John L. Martin

(ca 1799 NC - bet 1870-1880)

Last Updated 5 Apr 2009

John L. Martin, in age order, would be the second son of Luke Martin.  John L. Martin seemed to always show his birthplace as North Carolina.  Obviously, I show him as a son of Luke Martin (true or not) who was living in the Green Co, TN area sometime around the turn of the century.  Green County is right on the border with North Carolina.  Quite possibly, if my premise is correct, Luke was living in Greene Co, TN at this time and may have possibly been living right at the NC border.  Also, some researchers show his middle name as "Luther."  This may be true; however, I do not have the records.  I suspect it was found in a marriage or death record for one of his children.  But I suspect that his middle name was "Lewis" as will be explained below.  I'm just learning more about this particular family line.  He remains somewhat of an enigma for me (not a lot of official records that I have been able to find).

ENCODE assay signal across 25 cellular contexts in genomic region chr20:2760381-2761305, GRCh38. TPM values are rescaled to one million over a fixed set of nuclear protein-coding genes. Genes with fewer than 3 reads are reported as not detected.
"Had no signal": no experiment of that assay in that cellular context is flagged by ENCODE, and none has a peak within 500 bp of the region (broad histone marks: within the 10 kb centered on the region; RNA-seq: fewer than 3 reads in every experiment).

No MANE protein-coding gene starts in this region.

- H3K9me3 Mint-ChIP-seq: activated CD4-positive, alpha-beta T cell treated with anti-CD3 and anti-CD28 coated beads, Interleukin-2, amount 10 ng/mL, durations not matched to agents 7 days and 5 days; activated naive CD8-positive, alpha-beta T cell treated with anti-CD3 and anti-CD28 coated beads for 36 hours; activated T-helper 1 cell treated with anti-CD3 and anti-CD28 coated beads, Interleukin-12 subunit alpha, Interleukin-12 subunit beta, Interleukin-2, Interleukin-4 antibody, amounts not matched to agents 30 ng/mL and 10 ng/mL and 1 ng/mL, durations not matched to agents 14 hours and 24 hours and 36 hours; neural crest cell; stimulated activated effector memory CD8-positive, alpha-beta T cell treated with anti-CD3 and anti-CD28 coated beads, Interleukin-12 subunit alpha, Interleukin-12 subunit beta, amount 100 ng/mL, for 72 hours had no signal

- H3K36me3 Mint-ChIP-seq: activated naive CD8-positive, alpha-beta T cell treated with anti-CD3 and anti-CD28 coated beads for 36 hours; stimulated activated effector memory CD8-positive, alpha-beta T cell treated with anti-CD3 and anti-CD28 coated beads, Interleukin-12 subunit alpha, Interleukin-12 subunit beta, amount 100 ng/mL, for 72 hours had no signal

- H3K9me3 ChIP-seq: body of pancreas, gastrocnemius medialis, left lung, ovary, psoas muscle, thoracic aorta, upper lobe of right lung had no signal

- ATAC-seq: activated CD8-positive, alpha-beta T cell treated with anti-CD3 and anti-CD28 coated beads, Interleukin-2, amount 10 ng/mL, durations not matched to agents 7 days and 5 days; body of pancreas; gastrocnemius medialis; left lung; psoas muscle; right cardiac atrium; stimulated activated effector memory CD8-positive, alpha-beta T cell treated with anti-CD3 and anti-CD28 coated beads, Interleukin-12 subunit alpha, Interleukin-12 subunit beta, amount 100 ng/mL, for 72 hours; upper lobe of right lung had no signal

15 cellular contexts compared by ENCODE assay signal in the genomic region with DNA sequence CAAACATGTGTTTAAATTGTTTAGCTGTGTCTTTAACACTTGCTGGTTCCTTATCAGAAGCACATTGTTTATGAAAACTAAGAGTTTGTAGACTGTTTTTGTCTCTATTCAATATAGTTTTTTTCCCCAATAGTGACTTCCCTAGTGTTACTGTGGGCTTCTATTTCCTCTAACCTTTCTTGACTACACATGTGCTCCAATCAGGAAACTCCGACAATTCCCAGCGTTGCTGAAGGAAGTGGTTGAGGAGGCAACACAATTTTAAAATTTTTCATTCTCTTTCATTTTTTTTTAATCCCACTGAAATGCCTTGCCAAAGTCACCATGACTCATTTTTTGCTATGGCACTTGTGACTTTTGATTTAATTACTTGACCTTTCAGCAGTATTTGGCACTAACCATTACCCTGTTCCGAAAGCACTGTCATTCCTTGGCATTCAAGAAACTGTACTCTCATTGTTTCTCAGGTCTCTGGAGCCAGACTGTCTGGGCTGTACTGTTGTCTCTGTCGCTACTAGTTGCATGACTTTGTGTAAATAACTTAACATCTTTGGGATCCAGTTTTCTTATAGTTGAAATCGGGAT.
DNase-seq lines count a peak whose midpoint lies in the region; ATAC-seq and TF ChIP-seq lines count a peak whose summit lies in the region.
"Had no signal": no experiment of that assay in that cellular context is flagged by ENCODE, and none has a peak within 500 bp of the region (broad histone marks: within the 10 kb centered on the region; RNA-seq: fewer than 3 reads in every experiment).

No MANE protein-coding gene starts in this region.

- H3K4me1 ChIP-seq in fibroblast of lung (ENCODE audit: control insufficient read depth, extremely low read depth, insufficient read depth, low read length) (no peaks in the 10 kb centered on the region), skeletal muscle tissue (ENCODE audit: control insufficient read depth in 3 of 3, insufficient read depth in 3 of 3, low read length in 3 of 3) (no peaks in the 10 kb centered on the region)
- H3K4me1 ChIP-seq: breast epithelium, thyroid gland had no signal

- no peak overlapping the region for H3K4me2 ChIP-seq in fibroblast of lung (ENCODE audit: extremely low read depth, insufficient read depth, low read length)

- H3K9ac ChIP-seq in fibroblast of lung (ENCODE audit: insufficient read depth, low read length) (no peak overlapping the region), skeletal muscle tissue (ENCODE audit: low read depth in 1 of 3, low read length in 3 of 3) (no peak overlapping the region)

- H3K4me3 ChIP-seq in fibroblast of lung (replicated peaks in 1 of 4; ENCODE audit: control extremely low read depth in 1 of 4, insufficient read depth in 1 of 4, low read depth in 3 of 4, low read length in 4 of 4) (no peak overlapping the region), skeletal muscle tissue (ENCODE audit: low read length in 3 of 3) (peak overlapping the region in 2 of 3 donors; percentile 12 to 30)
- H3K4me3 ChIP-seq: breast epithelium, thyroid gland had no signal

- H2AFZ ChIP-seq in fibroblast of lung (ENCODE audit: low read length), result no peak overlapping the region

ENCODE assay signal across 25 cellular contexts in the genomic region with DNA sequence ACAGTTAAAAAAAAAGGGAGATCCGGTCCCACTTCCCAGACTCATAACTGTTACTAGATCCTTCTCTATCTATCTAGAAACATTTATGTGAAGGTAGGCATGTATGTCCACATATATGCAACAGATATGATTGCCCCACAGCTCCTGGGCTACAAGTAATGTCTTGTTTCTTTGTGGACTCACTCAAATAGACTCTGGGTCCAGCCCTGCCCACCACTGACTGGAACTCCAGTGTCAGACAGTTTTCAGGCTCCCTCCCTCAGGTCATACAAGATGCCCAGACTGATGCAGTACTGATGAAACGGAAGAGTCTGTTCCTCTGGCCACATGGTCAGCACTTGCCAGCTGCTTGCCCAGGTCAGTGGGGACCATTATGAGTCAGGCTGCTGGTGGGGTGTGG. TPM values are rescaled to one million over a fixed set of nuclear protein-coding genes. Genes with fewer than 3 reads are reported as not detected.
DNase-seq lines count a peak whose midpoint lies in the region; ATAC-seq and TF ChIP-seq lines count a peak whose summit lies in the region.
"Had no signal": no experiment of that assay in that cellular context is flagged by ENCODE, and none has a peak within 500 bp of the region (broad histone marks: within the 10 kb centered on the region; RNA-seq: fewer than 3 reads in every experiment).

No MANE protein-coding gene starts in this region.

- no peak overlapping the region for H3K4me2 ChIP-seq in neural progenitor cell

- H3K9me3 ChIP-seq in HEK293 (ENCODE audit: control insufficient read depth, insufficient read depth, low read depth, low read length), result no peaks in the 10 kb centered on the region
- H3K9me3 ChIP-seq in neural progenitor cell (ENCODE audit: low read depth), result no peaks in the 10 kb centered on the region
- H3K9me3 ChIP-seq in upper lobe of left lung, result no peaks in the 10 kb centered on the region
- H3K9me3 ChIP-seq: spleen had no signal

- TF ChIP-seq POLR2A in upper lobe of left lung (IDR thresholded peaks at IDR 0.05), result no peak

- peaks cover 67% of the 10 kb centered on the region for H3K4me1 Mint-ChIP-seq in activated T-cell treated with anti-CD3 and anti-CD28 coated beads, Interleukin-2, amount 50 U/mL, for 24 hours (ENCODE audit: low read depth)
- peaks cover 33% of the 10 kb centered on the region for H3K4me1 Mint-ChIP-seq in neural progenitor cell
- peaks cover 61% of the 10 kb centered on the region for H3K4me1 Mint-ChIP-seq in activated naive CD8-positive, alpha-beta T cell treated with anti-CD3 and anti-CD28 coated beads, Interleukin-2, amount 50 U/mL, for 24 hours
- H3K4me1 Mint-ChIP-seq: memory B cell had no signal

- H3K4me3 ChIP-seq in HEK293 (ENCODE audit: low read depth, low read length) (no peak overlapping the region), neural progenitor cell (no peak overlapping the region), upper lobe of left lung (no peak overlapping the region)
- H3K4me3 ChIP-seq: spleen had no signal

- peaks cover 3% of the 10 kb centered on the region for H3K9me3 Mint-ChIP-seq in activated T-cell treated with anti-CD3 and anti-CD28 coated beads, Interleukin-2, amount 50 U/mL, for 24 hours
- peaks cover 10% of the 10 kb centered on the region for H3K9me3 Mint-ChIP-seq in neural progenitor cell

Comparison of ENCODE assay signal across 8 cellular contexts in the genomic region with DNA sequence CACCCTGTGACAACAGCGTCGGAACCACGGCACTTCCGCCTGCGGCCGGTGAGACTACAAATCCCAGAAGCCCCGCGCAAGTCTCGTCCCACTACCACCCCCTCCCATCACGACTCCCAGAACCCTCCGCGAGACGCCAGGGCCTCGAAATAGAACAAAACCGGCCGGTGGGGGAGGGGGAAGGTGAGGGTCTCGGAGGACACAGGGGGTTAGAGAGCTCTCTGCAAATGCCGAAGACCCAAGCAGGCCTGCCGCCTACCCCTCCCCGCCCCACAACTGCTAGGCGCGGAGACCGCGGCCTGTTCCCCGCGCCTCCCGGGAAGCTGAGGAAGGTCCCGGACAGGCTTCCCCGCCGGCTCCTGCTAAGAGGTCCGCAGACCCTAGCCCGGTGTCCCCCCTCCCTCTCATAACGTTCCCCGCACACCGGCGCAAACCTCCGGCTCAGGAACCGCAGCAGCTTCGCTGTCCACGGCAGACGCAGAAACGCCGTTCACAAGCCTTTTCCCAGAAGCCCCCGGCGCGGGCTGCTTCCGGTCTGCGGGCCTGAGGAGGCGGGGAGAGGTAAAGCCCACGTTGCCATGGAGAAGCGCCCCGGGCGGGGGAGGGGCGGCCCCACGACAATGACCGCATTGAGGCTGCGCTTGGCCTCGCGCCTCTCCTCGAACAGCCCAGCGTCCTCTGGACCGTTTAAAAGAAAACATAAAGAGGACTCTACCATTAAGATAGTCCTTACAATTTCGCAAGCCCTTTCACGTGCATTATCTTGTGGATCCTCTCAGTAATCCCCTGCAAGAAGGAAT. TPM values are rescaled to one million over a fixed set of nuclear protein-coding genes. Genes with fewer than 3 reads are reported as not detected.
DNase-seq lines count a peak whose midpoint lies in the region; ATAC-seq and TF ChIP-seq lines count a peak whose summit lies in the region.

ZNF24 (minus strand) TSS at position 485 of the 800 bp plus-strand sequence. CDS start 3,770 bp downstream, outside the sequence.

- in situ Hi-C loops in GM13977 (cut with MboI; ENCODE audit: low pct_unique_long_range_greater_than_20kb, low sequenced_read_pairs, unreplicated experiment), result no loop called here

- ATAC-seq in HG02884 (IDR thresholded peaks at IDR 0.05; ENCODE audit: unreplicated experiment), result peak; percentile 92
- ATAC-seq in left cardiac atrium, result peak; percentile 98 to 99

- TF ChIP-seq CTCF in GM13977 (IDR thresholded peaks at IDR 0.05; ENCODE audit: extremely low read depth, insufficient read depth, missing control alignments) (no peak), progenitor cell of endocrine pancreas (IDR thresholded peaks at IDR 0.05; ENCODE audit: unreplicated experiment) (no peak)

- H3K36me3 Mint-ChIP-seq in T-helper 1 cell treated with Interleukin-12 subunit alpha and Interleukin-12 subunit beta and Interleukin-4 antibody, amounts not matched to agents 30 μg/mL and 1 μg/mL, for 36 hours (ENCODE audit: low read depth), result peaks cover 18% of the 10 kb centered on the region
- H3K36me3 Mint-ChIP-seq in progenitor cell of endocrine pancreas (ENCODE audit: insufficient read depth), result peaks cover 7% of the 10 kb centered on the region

Based on the age of his first born child, Priscilla, John L. Martin would have probably married around 1827 (Priscilla was born around 1828).  Though, of course, he could have married earlier and just didn't have any children until 1828.  Most researchers show that John L. Martin married a Ruth (Rutha) Hanks, sister of Priscilla Hanks, and both daughters of a Jonathan (John) Hanks.  I believe this to be true; however, would like to mention that some researchers believe John Martin married a Rutha McCullough in 1823, Harrison County, KY.  This is appealing for two reasons.  First, this John is around the right age.  Second, of course, her name was "Rutha."  However, I believe this marriage presents several problems.  First, why was John over in Harrison County?  It would be the only reference for him in Harrison County.  Second, there was a John Martin (between 20 and 30 years old and seemingly newly married) in the 1830 Harrison County census.  Our John L. Martin showed in the 1830 Montgomery County census.  Third, and forth, he names two children Priscilla and Vancouver (or Van Couver).  This makes it more plausible that he married into the Hanks family (the daughter Priscilla named for her aunt and the son Vancouver named for his uncle).  Finally, two of his children show Hanks as their mother on their death certificates.  Regardless, a fellow researcher has graciously provided me with the marriage records for this John and Rutha McCullough Martin and I will attached them soon.  I will also attach the two death certificates (having problems uploading/downloading right now).  Thus, viewers can use these documents to make up their own minds (until we know for sure).